Bystander Resuscitation Attempted Less Often for Women in Cardiac Arrest

Women have half the chance of initial shockable rhythm, chances of survival to discharge compared with men

WEDNESDAY, May 22, 2019 (HealthDay News) -- In out-of-hospital cardiac arrest (OHCA), women are less often resuscitated than men, and they have lower survival rates with resuscitation, according to a study published online May 21 in the European Heart Journal.

Marieke T. Blom, Ph.D., from Amsterdam UMC, and colleagues performed a population-based cohort study examining all emergency medical service (EMS)-treated resuscitation attempts in one province of the Netherlands from 2006 to 2012. The authors calculated the correlations between sex and chance of a resuscitation attempt, shockable initial rhythm (SIR), and outcomes.

The researchers identified 5,717 EMS-treated OHCAs (28.0 percent women). Compared with men, women with OHCA were less likely to receive a resuscitation attempt by a bystander (67.9 versus 72.7 percent), even when the OHCA was witnessed (69.2 versus 73.9 percent). Compared with men, women who were resuscitated had lower odds of overall survival to hospital discharge, survival from OHCA to hospital admission, and survival from hospital admission to discharge (odds ratios, 0.57, 0.88, and 0.49, respectively). These findings were attributed to a lower SIR rate in women (33.7 versus 52.7 percent). Female sex remained independently associated with lower SIR rate after adjustment for resuscitation parameters.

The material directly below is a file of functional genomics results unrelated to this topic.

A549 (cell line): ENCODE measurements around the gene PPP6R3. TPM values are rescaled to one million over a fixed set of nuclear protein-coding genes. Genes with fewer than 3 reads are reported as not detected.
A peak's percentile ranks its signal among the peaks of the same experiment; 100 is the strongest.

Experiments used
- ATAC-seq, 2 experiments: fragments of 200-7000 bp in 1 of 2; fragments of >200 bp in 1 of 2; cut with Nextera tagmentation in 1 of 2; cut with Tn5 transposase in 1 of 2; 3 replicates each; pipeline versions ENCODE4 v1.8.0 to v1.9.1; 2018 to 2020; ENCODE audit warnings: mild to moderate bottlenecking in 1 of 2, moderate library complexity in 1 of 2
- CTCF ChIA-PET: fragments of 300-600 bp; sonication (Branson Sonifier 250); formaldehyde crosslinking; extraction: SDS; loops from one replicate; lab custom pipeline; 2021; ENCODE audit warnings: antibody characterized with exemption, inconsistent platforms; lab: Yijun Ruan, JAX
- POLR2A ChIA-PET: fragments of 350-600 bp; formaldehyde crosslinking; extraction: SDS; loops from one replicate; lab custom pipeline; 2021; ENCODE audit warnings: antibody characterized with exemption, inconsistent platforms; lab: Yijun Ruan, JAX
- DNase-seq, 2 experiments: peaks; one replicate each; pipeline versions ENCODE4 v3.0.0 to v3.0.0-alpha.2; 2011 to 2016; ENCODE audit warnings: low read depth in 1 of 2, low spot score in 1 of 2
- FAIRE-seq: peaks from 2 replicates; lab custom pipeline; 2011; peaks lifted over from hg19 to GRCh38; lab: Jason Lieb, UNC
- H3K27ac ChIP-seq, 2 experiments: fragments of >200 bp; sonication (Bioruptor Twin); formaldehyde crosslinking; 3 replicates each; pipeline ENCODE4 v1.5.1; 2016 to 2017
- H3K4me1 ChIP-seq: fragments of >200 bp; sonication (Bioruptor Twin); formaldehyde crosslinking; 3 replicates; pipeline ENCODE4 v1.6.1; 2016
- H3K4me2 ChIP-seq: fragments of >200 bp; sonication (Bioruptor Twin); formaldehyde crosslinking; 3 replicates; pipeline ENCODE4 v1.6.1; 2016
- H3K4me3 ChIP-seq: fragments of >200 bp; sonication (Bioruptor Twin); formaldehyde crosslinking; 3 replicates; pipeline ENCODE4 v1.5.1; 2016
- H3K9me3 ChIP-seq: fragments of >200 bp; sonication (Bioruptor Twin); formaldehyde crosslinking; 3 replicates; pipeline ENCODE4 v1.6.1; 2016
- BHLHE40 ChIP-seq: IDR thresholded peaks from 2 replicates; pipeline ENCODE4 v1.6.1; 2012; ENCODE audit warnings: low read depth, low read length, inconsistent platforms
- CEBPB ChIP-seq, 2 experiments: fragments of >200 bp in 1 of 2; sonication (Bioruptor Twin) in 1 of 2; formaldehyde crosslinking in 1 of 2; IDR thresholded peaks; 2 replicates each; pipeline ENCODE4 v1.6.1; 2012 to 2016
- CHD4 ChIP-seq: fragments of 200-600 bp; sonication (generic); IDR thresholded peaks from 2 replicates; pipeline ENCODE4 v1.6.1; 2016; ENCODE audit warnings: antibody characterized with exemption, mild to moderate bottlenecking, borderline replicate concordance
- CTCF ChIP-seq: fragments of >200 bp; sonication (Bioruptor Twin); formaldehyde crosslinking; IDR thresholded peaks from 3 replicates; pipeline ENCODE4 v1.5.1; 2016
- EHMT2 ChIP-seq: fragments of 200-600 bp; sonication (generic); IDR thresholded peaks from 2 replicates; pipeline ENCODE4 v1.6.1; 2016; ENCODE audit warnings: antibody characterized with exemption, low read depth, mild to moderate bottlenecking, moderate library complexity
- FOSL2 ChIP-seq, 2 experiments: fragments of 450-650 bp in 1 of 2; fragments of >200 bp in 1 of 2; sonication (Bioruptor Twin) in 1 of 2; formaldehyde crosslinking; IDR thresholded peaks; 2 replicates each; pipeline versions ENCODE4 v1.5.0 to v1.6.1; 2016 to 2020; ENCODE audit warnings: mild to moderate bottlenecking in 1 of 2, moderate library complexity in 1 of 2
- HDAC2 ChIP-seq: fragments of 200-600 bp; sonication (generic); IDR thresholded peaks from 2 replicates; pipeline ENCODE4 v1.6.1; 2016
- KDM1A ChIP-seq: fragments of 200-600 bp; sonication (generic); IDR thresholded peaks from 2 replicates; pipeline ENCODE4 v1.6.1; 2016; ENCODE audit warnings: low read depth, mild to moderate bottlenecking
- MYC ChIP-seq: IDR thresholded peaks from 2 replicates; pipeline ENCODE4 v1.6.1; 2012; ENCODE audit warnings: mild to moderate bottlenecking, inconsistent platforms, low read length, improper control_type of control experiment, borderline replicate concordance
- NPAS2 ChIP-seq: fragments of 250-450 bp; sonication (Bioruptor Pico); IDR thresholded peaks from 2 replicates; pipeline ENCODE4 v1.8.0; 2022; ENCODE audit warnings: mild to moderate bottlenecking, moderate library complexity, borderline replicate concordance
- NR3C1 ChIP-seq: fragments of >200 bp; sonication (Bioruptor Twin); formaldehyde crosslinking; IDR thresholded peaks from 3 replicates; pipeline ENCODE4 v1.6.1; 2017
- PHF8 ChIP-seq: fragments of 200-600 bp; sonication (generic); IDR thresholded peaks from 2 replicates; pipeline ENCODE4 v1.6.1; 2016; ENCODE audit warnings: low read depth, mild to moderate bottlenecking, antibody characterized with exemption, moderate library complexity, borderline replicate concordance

"To close the survival gap between sexes, further research is needed to resolve the (biological) causes for lower SIR rates in women, and to determine how OHCA in women can be earlier recognized, and how prehospital treatments must be modified," the authors write.

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